• Sometimes one feels just a little bit small... #starchart #galaxy #inspiration
  • eclipse
  • The sky toward the center of our Galaxy is filled with a wide variety of celestial wonders, many of which are visible from a dark location with common binoculars. Constellations near the Galactic Center include Sagittarius, Libra, Scorpius, Scutum, and Ophiuchus. Nebulas include Messier objects M8, M16, M20, as well as the Pipe and Cat's Paw nebulas. Visible open star clusters include M6, M7, M21, M23, M24, and M25, while globular star cluster M22 is also visible.
  • Hubble Captures View of 'Mystic Mountain'
  • HubbleSite - NewsCenter - The Carina Nebula: Star Birth in the Extreme (04/24/2007) - Release Images
  • The Remains Of A Supernova Is Just Dust And Light
  • Off the shoulder of Orion, new photos of the Eagle Nebula’s “Pillars of Creation”
  • It's Cool
  • This new view of spiral galaxy IC 342, also known as Caldwell 5, includes data from NASA's Nuclear Spectroscopic Telescope Array, or NuSTAR. IC 342 lies 7 million light-years away in the Camelopardalis constellation.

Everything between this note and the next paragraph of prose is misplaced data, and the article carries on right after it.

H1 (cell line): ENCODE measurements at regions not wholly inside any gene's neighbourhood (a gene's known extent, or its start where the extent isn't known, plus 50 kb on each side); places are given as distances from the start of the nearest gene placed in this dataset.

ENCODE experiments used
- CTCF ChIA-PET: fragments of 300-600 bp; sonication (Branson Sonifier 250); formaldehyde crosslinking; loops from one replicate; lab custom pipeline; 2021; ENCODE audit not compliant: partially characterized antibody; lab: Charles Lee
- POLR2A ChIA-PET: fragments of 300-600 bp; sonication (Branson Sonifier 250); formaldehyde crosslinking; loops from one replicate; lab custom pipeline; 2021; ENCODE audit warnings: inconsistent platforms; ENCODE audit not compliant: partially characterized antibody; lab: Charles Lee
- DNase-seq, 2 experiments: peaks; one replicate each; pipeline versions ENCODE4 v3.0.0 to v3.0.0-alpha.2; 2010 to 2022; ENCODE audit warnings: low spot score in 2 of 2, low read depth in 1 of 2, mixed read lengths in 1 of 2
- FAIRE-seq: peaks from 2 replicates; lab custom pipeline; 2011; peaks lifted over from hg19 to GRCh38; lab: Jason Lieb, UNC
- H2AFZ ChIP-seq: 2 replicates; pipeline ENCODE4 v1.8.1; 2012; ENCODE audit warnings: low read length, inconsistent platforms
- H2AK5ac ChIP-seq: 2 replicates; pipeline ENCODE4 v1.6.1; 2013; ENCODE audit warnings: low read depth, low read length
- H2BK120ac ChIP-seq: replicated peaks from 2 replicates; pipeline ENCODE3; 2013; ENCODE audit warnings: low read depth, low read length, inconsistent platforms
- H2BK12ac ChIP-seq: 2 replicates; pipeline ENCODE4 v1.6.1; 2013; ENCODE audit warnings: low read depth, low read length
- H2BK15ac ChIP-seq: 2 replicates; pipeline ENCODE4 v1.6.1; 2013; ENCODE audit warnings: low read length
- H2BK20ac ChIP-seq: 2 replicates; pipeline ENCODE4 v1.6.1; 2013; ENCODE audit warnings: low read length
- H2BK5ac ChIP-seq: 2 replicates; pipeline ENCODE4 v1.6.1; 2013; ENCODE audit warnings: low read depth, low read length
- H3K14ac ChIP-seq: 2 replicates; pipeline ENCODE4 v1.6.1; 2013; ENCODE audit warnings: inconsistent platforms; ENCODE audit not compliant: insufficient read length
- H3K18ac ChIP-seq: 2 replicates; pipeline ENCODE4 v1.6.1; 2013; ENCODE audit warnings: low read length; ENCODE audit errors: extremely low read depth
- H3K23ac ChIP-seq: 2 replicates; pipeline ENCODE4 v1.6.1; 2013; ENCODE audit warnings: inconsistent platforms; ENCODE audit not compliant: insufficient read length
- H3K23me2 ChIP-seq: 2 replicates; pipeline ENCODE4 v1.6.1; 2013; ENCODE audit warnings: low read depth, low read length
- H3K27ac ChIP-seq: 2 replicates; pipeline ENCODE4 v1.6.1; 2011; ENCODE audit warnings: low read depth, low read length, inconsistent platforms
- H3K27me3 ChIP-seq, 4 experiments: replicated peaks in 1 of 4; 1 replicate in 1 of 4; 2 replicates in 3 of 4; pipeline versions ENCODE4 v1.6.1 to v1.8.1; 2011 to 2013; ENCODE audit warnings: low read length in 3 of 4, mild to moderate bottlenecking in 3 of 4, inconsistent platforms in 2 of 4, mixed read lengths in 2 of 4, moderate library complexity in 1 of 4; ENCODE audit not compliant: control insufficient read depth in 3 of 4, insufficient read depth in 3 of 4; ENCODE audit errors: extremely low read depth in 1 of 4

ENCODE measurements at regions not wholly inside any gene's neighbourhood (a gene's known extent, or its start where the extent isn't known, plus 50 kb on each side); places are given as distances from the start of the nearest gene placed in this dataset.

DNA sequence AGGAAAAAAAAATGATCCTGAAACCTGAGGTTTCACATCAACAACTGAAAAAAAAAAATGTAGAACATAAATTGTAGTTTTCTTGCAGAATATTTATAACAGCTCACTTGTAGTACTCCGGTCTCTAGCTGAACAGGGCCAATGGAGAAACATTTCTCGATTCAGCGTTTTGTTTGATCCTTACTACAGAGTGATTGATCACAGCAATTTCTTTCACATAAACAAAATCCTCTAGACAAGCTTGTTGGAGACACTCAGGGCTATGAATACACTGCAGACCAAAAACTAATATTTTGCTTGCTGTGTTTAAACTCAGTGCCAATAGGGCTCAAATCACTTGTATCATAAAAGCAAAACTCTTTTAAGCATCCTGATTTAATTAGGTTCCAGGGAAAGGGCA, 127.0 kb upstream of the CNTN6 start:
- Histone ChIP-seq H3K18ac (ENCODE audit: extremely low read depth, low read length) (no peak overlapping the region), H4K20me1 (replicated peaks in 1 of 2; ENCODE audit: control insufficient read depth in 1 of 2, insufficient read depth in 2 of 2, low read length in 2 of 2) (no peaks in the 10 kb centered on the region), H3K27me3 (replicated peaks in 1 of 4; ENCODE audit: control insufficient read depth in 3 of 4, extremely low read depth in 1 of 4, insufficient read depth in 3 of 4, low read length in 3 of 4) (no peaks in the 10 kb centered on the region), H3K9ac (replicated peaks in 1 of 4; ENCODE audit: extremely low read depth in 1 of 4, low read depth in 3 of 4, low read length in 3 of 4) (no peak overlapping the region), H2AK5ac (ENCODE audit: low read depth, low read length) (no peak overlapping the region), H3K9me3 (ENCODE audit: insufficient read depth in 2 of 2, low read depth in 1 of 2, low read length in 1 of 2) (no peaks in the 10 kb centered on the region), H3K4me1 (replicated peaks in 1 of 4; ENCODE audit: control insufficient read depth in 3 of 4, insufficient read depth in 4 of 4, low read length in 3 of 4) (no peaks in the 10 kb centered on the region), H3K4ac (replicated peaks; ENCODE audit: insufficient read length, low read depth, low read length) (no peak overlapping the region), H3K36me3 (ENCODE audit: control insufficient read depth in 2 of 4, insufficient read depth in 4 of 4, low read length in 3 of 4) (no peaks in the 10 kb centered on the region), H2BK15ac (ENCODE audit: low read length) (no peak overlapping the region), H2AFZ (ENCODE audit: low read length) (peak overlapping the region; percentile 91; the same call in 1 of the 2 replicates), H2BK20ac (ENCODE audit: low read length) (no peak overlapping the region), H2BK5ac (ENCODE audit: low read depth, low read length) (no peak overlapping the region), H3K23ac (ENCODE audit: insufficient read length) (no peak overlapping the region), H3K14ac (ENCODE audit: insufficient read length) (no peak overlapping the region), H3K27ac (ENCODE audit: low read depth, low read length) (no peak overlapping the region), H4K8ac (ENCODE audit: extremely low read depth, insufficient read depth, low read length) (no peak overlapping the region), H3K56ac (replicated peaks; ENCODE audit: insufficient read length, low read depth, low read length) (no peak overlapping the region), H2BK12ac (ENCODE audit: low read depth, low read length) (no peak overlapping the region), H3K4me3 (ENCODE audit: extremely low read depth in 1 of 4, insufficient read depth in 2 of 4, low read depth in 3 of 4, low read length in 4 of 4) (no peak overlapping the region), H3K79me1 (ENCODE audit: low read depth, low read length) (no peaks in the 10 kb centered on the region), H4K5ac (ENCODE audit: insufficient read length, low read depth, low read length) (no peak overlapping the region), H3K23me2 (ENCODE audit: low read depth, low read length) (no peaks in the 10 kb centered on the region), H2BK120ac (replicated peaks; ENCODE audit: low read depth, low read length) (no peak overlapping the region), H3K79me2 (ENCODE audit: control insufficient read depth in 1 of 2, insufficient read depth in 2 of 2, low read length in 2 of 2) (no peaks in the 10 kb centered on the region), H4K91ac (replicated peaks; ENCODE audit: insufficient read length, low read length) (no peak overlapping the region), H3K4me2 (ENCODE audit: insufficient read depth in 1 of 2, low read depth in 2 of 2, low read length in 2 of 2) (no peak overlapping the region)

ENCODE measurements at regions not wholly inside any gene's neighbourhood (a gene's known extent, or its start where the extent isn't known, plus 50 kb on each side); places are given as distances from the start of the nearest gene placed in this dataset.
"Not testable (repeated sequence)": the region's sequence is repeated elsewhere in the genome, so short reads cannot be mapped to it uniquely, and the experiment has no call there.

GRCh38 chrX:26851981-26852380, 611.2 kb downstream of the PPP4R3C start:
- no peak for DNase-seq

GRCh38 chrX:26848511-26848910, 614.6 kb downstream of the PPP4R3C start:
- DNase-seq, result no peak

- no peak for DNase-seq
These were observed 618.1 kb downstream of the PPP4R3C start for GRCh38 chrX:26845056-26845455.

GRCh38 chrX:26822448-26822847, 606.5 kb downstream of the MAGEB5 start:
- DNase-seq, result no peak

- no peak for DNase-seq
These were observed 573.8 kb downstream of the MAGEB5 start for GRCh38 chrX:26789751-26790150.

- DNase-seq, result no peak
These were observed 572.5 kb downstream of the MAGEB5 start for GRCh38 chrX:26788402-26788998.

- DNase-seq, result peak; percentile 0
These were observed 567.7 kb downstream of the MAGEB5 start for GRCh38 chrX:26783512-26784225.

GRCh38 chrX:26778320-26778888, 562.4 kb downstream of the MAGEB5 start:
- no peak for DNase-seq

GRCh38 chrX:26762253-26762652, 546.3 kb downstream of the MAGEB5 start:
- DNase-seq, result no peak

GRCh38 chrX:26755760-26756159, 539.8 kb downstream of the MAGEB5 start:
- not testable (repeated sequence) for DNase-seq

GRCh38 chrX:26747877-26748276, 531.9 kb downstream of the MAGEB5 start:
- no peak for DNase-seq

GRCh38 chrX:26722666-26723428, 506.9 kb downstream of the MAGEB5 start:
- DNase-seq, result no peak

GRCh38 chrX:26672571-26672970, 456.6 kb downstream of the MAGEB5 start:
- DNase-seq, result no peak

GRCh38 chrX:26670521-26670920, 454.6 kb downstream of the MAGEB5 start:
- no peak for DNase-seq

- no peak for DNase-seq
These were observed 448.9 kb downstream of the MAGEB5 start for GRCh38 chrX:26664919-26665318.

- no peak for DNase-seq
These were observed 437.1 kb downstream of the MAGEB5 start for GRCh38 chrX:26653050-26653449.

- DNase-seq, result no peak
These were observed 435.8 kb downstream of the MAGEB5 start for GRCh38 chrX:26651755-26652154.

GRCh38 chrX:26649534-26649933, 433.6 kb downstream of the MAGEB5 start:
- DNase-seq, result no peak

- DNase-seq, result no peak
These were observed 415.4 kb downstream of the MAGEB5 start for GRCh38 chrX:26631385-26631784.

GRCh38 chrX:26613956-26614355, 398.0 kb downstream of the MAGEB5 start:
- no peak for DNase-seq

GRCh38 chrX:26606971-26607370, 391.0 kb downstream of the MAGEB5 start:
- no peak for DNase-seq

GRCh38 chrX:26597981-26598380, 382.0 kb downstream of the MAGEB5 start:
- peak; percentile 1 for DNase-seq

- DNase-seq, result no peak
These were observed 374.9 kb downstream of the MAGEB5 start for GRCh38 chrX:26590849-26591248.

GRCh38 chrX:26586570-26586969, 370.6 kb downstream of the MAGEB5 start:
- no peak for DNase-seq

• Jet in Carina: WFC3 UVIS Full Field
  • Full
  • Shooting Comet
  • The Eridanus Void. This area shows almost no signs of cosmic matter, meaning no stars, planets, solar systems or clouds of cosmic dust. Researchers couldn't even find dark matter, which is invisible but measurable by its gravitational pull. There were also no signs of black holes that might have gobbled up the matter once present in the region.
  • Moon obscuring the Sun, with Venus on top
  • The Carina Nebula: Star Birth in the Extreme - This image, released for Hubble's 17th anniversary, shows a region of star birth and death in the Carina Nebula. The nebula contains at least a dozen brilliant stars that are 50 to 100 times the mass of our Sun.
  • Ghost Nebula | Ghost Nebula
  • NASA Blue Marble 2007 West | NASA/Goddard Space Flight Center/Reto Stöckli
  • Scientists have discovered the first binary system ever known to consist of a black hole and a ‘spinning’ star – or more accurately, a Be-type star. Although predicted by theory, none had previously been found.
  • Venus or Mercury passing in front of the Sun.